If Bibles were Treated like Guns . . .

Fascinating comment from Ing underneath today’s Quote of the Day: Banning Guns ≠ Burning Bibles Edition:

The state requires everyone to register their bibles and pass a criminal background check before they can own one . . .

Then there are laws restricting the use of index tabs for quicker study. No automatic scripture-finding without a tax stamp and a 6-month wait.

Say that quite a while ago, there was a ban on “Saturday night bibles” — you know, the cheap little abridged pocket versions those street-corner evangelists can whip out at the least provocation.

More recently there was a ban on “assault bibles” — you know, the ones with weatherproof black covers, carrying handles, a high-capacity concordance, and tabs for rapid-fire scripture finding.

It was allowed to expire because it had no measurable effect on Christianity, and in the meantime, these modular, flexible bible systems have become the most popular type in the country, but recently a few nut jobs have misinterpreted scripture so badly that there’s talk of banning them again. Because bibles like this belong only in the hands of professional pastors.

You can’t carry a bible in public without a special permit. In some states, you can only transport it in a locked case, if you’re traveling to church and back with no deviation. And in a few places, you can’t transport a bible at all.

And then there’s a vocal minority that wants to confiscate all bibles and make it illegal for anyone except professional, government-paid clergy to own one.

NO ONE would put up with this kind of assault on the First Amendment.

Guns and bibles are not the same thing, true. Yet both are inanimate objects that have great significance and power; both can save lives or inflict terrible harm, depending on whose hands they’re in. And BOTH of these objects are equally protected by the Bill of Rights in the US Constitution.

comments

  1. avatar jwm says:

    None of the other amendments have so many restrictions on them as 2a. Yet right in 2a is “Shall not be infringed”. None of these restrictions on 2a are legal. None. But I’m willing to compromise in the interests of public safety. I’ll give up my right to nuclear warheads and napalm when the anti’s give up their 1a rights.. sounds fair don’t it?

    1. avatar treidhead says:

      I could get in line with compromise like that…

    2. avatar Rokurota says:

      Certain liberals already believe 1a rights have limits — you have the right to speech, but not “hate speech” or, as so many have recently decried, “disrespecting a sitting president.” You have the right to worship, as long as no one else knows about it. You have the right to peaceably assemble, as long as you’re not a militia or other counterrevolutionary group. You have the right to press, unless Rupert Murdoch owns you. So don’t be too confident the 1a is sacrosanct with the left.

      1. avatar JoshinGA says:

        Every time a liberal tells me I shouldnt be disrespecting the sitting president I respond with “Sieg Heil!”. Last time I checked we still lived in America, where it is ok to critique the management. Maybe its just me.

        1. avatar 16V says:

          Just remember that same freedom to criticize is relevant for that borderline retard shrub and that senile old “B” actor who took away our machine guns.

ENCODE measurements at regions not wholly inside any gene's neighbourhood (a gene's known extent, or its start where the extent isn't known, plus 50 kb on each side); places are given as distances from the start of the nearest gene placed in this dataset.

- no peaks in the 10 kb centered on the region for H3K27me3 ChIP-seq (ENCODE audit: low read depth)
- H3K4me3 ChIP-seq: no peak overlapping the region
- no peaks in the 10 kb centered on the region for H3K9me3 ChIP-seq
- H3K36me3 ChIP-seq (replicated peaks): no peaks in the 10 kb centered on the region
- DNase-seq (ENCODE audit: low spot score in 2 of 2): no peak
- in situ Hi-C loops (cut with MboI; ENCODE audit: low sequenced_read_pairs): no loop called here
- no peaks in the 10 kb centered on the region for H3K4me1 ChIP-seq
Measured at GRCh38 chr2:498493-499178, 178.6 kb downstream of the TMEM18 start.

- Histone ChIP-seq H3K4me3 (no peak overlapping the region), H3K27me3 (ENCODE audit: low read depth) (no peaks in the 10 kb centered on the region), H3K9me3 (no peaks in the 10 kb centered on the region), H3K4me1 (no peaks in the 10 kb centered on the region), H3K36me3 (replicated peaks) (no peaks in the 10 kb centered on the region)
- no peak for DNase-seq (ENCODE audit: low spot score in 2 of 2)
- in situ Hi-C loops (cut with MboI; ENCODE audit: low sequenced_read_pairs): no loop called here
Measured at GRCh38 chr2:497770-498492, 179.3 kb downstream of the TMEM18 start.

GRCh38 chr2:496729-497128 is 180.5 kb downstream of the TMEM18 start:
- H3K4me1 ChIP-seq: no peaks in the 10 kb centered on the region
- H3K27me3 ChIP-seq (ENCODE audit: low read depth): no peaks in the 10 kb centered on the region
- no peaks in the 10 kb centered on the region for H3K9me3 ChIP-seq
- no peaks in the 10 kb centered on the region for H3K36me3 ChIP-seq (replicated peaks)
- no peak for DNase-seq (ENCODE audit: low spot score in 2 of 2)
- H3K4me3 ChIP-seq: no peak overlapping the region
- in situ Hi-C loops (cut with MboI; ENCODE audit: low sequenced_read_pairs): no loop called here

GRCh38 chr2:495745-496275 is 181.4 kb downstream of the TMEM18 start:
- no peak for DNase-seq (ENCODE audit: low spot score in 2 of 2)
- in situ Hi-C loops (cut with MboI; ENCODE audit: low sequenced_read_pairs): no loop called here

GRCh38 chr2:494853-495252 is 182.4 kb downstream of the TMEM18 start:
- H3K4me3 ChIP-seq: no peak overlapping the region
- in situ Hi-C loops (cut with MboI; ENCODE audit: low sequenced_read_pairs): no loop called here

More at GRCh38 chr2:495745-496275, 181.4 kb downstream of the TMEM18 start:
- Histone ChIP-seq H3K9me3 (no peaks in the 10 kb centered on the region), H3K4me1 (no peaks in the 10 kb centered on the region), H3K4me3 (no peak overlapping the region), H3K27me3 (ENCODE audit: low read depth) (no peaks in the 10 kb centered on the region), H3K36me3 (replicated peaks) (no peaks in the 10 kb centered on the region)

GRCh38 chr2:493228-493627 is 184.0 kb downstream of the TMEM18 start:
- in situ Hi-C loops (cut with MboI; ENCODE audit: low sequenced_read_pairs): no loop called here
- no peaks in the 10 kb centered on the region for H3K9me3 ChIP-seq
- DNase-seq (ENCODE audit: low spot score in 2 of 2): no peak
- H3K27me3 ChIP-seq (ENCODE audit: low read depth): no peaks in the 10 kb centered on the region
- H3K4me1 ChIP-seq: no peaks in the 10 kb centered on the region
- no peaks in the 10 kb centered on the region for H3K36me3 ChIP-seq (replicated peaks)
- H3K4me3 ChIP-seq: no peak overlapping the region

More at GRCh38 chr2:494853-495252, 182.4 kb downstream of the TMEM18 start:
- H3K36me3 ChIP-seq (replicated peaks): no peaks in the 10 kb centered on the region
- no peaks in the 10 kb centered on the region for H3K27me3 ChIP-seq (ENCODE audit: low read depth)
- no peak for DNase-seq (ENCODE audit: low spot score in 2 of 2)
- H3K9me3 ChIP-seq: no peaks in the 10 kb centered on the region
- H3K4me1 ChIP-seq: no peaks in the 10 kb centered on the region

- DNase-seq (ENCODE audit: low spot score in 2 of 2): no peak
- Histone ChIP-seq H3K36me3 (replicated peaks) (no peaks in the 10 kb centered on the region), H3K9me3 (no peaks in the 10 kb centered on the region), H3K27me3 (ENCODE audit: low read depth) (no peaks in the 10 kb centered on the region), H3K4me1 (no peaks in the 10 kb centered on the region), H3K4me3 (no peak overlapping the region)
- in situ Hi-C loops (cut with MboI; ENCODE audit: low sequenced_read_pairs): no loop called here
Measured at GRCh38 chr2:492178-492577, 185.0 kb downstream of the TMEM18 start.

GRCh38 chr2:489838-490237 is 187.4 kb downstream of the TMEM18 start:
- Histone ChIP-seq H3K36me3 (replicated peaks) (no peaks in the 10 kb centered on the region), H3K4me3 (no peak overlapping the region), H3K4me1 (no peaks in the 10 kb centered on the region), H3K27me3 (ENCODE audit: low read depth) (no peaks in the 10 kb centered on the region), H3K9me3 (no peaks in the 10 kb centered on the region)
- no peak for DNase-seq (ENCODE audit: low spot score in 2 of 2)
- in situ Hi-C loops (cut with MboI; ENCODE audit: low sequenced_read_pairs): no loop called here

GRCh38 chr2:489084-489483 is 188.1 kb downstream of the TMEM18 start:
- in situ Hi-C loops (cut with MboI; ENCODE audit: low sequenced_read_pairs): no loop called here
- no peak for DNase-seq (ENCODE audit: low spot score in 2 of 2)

Regardless, pretending our current nonsense is something to rustle one’s jimmies is a joke compared to how much baseless ad hominem mud was slung in our elections less than 150 years ago. Candidates regularly accused the other of everything from baby molestation, to sex with animals, to well, use that google thing and find some of it yourself.

        2. avatar JoshinGA says:

          Im an equal opportunity criticizer. If you dun screwed up, you dun screwed up. I just dont like the mindset that just because he is the president he is above contempt. These are the same people who had no trouble letting fly when the president was not of the same political affiliation as the one they subscribe to.

        3. avatar 16V says:

          Exactly. Which is why I hold the guy who says he wants an AWB but hasn’t yet done it in the same disregard as the guy who now says he doesn’t want one, but has already done one.

          Giant Douche or Turd Sandwich, those are your choices America.

        4. avatar peter m. gruhn says:

          Isn’t voting for the other guy a kind of disrespect? Aren’t term limits inherently disrespectful?

      2. avatar Milsurp Collector says:

        They fail to realize that the 1st amendment was written to protect the right to say things that offend others, regardless of whether it’s by accident or on purpose. If I don’t want to hear someone speak on the radio, I turn off the radio like a mature adult. I don’t get up in arms and rabidly claim someone’s right to free speech should be banned because what they say doesn’t agree with my beliefs or those of “the majority”.

        1. avatar 16V says:

          Exactly. Same reason the popular vote means squat and the electoral college is who decides who the next pres is.

      3. avatar karlb says:

        I remember how hard the liberal Nixon worked to keep the Pentagon Ppers from being published? Also, people are acting here as if the 1st is completely free of restrictions. The example of the Bible is cute, but misleading. Try publishing state secrets and see how free we are. And while I will be congratulated when I start teaching my daughter to shoot when she is big enough and mature enough (and what a great excuse to buy a .22 handgun), the fool who supplies kids with pornography would face a very different reaction.